Initially, for the project, Cook “was just going to do portraits with statistics about homelessness, or being unhoused — we didn’t even use that term then. And then somewhere in the process, I got this idea to actually interview the people and use their voices, their quotes. And really, that was the beginning of my 30-year practice.”
After graduating from college, Cook moved to New York City in the late ’90s – a vibrant time for the city, with all kinds of cultural immersion opportunities. Headquartered in a live-work loft that he used as a studio, as well as to throw memorable all-night parties, he eased into the NYC art world and was embraced by the city’s hip-hop community. He took part in the first hip-hop exhibition at the Brooklyn Museum, and later exhibited in Europe with Sanford Biggars in another hip-hop-themed exhibition.
While his art eschews hip-hop cliches, incorporating hip-hop’s social and cultural sensibilities lent Cook agency. “Doing a project in hip-hop in Brooklyn in 1999, it was an investigation for me to realize like, yeah, really, hip-hop is me,” Cook says. “It’s my culture. It comes from me, from being a Black American exposed to the kind of aesthetic cues and the postmodernist sensibility of what it was and really the expression of my voice at that time.”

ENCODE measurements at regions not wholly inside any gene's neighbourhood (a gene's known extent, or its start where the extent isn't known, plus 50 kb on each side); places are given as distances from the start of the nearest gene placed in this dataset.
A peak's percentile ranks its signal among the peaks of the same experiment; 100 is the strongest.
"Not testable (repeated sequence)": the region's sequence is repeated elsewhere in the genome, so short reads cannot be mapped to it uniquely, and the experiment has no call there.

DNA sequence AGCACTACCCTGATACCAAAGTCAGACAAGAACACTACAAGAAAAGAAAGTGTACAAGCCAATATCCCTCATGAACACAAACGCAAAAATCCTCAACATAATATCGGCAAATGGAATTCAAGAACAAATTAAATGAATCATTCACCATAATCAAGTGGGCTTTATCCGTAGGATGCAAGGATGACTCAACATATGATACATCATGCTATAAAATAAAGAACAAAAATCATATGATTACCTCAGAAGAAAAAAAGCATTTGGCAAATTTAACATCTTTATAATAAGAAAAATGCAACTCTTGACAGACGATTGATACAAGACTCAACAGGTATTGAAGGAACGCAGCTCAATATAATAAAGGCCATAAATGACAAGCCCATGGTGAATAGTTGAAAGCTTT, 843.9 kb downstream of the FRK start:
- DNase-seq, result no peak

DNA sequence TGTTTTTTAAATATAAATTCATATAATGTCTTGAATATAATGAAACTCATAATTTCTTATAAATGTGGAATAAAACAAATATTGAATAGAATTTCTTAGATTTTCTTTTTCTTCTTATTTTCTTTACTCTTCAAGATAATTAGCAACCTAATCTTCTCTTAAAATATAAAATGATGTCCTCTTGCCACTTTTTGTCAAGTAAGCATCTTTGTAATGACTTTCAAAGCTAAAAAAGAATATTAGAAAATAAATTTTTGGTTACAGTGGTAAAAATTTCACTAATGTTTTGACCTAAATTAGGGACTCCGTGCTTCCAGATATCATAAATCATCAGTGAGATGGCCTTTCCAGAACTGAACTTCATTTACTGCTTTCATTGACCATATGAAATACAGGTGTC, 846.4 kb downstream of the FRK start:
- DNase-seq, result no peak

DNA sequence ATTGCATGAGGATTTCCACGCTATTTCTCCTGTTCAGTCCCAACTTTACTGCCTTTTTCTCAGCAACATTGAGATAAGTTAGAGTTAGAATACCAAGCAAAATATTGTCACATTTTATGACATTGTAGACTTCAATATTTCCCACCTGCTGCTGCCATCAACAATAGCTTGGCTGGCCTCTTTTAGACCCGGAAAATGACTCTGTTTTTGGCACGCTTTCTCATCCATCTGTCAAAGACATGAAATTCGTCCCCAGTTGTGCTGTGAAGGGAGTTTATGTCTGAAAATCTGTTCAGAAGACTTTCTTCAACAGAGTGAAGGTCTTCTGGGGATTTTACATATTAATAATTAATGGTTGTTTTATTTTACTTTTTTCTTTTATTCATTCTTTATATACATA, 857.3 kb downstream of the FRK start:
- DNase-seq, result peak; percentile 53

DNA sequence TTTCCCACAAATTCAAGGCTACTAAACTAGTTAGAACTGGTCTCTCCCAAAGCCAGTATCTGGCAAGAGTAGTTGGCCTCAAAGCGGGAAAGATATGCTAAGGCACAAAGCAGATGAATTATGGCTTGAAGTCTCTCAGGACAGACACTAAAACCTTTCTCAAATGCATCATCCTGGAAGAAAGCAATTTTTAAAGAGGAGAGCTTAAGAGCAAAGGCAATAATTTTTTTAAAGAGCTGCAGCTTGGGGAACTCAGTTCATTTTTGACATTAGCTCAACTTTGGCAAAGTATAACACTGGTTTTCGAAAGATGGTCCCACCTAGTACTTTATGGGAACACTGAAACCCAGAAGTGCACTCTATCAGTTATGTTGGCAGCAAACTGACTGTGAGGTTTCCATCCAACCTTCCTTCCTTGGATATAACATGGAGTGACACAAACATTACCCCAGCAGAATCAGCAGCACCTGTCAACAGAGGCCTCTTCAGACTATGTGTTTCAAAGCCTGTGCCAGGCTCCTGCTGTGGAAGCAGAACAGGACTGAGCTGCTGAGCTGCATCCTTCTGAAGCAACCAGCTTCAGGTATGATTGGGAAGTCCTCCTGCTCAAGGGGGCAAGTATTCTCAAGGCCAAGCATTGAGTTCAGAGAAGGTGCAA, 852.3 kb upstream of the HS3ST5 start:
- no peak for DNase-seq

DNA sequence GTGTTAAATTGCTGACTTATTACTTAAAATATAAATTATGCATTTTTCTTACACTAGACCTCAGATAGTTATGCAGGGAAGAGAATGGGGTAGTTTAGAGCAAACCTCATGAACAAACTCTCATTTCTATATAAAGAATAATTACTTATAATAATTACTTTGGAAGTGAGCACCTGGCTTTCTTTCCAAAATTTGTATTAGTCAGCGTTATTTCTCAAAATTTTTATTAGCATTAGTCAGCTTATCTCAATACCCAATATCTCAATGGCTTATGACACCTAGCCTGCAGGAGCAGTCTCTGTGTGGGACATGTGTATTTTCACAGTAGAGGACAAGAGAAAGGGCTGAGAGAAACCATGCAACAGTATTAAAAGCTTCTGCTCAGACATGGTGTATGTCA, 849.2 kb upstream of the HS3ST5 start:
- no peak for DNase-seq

Cook’s approach may not sound like the revolutionary counternarrative that it is. “In the history of Western art,” he explains, “the model almost never has a voice. …When you see Gauguin paint those naked ladies in Polynesia, even when you see someone doing a character on a wall somewhere, it’s usually through the filter of the artist (that) you’re hearing about that person. What started for me 30 years ago, and now has kind of evolved, is recognizing that actually, this is an opportunity to magnify this person’s voice, both literally and using quotations from interviews with them.”